practicum credit and a monetary scholarship to 
ease the expenses of spending the summer in Kent. 
The production and technical staff was also heavily 
drawn from the University, although such diverse 
programs as telecommunications, fashion 
merchandising, and business were represented. 

The two parts of the company cooperated on a 
season similarly characterized by its diversity, a 
Porthouse policy designed to maximize company 
experience, audience enjoyment, and box office 
receipts. The program included six plays: Arthur 
Miller's Death of a Salesman, Moliere's Tartuffe, 
Rodger's and Hammerstein's South Pacific, The 
Runner Stumbles by Milan Stitt, An Evening of 
Broadway Musicals featuring Earl Wrightson and 
Lois Hunt, and Guys and Dolls by Loesser, Swerling, 
and Burrows. The combination proved a winning 
one for all concerned. 

Barb Gerwin 


Marriage of Figaro 

The School of Music Opera Theater and Sinfonia 
cooperated in the production of Mozart's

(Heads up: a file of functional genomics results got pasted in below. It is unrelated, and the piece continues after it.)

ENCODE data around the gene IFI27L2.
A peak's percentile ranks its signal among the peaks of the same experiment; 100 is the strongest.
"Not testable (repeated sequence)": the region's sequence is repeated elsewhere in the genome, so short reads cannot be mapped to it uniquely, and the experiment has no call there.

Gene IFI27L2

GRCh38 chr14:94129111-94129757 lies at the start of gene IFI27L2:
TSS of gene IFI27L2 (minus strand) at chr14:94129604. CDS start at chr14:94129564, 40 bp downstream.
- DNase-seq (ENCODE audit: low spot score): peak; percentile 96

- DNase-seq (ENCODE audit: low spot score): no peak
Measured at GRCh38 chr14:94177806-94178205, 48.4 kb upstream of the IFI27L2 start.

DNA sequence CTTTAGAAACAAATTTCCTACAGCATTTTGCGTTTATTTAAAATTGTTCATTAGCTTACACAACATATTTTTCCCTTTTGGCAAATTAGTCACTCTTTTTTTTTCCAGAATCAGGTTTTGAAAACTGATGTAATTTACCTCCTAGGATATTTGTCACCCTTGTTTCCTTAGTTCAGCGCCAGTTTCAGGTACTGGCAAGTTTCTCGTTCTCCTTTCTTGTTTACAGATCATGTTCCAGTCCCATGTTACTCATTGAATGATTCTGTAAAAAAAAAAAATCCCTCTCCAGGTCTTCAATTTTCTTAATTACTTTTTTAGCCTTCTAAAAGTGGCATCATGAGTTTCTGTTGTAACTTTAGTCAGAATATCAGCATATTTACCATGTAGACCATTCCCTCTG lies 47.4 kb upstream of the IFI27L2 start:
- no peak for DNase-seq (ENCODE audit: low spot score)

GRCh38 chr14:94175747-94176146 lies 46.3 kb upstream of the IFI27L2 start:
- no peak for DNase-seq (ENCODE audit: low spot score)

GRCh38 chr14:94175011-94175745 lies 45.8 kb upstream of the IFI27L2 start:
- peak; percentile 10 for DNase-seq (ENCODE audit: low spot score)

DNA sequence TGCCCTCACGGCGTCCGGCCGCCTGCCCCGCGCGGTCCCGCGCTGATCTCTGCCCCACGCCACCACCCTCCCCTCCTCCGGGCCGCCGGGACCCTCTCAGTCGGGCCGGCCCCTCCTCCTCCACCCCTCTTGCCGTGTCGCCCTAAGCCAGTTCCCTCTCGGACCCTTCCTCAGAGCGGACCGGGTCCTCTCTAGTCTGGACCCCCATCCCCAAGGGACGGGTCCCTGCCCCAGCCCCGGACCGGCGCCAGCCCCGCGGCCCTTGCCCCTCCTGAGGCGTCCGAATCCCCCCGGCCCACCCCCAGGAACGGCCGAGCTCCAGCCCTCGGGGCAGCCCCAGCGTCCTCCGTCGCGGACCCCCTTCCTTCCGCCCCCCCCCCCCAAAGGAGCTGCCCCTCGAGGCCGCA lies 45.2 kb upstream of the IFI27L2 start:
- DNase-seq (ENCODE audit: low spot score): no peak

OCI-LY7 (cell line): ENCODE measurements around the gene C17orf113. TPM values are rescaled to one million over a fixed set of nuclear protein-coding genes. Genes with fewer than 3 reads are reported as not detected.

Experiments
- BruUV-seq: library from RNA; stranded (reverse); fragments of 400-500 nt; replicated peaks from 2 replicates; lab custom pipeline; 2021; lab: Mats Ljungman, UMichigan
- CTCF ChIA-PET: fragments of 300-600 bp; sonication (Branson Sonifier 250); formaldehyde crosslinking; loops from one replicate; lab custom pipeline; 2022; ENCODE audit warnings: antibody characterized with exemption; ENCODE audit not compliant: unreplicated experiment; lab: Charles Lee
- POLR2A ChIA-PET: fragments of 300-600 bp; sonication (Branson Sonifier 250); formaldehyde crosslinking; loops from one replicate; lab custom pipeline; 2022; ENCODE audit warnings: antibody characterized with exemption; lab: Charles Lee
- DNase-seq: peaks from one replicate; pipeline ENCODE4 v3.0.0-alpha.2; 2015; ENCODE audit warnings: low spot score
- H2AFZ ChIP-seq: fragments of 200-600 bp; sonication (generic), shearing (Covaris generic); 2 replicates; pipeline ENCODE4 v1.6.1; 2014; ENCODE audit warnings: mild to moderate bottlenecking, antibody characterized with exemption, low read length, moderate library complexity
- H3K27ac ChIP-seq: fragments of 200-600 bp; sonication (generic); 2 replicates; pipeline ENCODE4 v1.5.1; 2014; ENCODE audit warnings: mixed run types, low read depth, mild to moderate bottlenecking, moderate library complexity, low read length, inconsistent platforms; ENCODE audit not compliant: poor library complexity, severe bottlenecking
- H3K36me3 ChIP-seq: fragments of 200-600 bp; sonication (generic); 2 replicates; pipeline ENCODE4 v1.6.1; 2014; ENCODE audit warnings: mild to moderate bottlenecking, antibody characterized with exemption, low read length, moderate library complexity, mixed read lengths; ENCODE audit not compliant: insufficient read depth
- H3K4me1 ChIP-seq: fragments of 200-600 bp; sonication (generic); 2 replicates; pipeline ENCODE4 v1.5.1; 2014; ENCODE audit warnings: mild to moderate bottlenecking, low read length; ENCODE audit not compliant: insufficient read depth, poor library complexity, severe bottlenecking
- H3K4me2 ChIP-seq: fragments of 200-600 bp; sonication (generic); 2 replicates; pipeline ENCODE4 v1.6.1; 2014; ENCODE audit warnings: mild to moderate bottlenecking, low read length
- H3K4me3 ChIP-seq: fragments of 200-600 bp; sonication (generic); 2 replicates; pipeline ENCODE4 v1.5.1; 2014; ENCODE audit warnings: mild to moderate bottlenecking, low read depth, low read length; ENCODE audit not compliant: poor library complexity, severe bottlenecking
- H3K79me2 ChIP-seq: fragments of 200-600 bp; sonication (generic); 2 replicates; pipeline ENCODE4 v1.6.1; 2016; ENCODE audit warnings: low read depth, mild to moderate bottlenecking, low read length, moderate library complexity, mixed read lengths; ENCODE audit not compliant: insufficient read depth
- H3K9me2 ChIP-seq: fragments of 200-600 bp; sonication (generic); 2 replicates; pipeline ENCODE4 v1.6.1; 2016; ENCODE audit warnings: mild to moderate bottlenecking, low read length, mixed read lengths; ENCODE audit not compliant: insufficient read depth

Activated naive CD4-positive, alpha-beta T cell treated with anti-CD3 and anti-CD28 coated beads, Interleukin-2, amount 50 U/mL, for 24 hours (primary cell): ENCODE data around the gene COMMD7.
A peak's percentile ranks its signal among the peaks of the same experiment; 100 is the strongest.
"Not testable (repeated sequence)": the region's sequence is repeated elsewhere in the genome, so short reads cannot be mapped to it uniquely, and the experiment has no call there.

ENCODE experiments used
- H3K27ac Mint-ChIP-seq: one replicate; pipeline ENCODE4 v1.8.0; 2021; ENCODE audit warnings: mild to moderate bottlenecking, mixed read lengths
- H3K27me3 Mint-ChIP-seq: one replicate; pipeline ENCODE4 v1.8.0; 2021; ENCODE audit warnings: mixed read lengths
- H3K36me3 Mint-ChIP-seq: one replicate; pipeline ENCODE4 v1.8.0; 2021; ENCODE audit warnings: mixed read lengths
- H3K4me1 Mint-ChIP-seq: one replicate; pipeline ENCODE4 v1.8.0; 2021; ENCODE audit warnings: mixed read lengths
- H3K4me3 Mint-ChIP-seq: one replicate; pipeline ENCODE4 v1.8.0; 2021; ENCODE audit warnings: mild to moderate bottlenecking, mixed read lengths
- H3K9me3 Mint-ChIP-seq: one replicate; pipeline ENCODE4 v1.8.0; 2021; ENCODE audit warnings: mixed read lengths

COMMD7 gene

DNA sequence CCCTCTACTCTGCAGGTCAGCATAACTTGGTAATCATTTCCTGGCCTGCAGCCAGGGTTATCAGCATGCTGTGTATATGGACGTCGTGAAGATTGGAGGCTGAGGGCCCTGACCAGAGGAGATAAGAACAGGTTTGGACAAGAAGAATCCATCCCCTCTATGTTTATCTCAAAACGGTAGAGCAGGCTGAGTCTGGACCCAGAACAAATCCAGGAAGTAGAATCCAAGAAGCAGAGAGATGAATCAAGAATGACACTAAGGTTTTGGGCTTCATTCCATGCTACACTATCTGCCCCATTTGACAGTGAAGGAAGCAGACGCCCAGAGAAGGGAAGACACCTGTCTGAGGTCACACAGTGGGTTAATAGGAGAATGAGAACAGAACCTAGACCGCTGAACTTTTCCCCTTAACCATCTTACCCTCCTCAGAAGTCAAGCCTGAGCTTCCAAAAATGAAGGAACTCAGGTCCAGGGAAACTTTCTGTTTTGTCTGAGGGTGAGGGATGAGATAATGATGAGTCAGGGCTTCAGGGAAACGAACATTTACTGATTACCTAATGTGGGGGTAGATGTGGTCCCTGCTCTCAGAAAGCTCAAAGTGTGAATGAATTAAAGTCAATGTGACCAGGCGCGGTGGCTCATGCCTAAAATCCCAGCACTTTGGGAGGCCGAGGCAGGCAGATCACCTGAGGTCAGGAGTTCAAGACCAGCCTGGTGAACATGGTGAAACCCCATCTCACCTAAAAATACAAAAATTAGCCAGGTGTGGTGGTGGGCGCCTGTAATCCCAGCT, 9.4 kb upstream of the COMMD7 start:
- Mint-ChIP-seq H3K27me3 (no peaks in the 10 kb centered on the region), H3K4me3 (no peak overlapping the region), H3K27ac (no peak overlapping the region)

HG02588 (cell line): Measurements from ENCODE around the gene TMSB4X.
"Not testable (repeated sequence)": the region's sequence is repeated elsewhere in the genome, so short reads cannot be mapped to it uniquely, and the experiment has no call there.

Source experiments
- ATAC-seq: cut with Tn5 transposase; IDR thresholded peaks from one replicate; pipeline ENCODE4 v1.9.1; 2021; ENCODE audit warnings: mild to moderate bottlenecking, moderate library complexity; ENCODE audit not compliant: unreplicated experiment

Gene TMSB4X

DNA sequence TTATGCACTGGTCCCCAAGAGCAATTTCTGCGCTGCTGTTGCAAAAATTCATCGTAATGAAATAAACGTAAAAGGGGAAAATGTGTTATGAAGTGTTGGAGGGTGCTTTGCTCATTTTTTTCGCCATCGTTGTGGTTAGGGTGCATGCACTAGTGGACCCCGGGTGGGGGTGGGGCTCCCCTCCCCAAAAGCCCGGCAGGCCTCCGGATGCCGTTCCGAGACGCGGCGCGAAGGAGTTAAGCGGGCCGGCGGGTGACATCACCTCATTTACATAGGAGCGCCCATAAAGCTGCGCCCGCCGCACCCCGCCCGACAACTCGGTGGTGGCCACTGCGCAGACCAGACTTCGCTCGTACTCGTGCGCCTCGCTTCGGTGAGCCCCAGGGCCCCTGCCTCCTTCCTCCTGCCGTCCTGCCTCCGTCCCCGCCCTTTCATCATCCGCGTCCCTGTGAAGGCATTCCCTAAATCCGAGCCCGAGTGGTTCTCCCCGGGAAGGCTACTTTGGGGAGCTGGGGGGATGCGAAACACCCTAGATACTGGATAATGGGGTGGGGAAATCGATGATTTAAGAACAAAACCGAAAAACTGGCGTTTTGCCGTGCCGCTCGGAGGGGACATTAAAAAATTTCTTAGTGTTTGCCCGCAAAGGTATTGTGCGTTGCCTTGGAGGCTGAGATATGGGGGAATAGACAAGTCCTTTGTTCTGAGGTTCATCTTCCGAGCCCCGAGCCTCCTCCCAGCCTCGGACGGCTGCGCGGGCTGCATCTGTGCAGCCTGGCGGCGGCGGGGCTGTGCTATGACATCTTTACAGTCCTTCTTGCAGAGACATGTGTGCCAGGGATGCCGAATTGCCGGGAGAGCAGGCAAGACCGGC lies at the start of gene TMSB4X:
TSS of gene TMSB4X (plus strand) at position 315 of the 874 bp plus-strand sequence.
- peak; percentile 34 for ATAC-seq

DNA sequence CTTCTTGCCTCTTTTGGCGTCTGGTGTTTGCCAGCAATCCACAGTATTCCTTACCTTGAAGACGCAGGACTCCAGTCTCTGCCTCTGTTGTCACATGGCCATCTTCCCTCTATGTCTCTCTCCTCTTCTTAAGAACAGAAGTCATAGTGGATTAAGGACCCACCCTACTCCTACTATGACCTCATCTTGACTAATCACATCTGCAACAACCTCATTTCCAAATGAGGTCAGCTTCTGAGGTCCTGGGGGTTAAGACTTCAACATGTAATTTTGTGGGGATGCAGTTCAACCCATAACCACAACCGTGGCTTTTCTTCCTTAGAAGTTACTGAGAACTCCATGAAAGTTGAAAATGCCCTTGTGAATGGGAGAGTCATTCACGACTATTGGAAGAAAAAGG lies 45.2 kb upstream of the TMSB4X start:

Marriage of Figaro, which opened on March 3, 
1982 (below and opposite right). Another type 
of musical, Three Penny Opera by Bertholt 
Brecht, opened a month later, on April 2, 1982 
(this page, right, and opposite left). 

Brady Bigley 

Gary Harwood 


Three Penny Opera 

Brad Bigley 



photos by Bob Sorino 


Pippin, a musical account of the life of the son of Charlemagne, 
opened at Stump Theater on October 15, 1982. KSU's 
presentation of the play, which was directed on Broadway by 
Bob Fosse and starred Ben Vereen, was directed and 
choreographed by Ron Spangler, co-ordinator of the musical 
theater program. 



Bob Sorino 


Sob Sorino 

Henri Adjodha 


1^^ it V ^WJ 

WM ' %, ■ 

/ 'F B 

f . / / 

Henri Adjodha 

Chicago, a satirical comparison between crime and decadence in the 
.920s and today, opened at Stump theater on February 4. 1983. The 
musical, which was designed to evoke images of vaudeville, was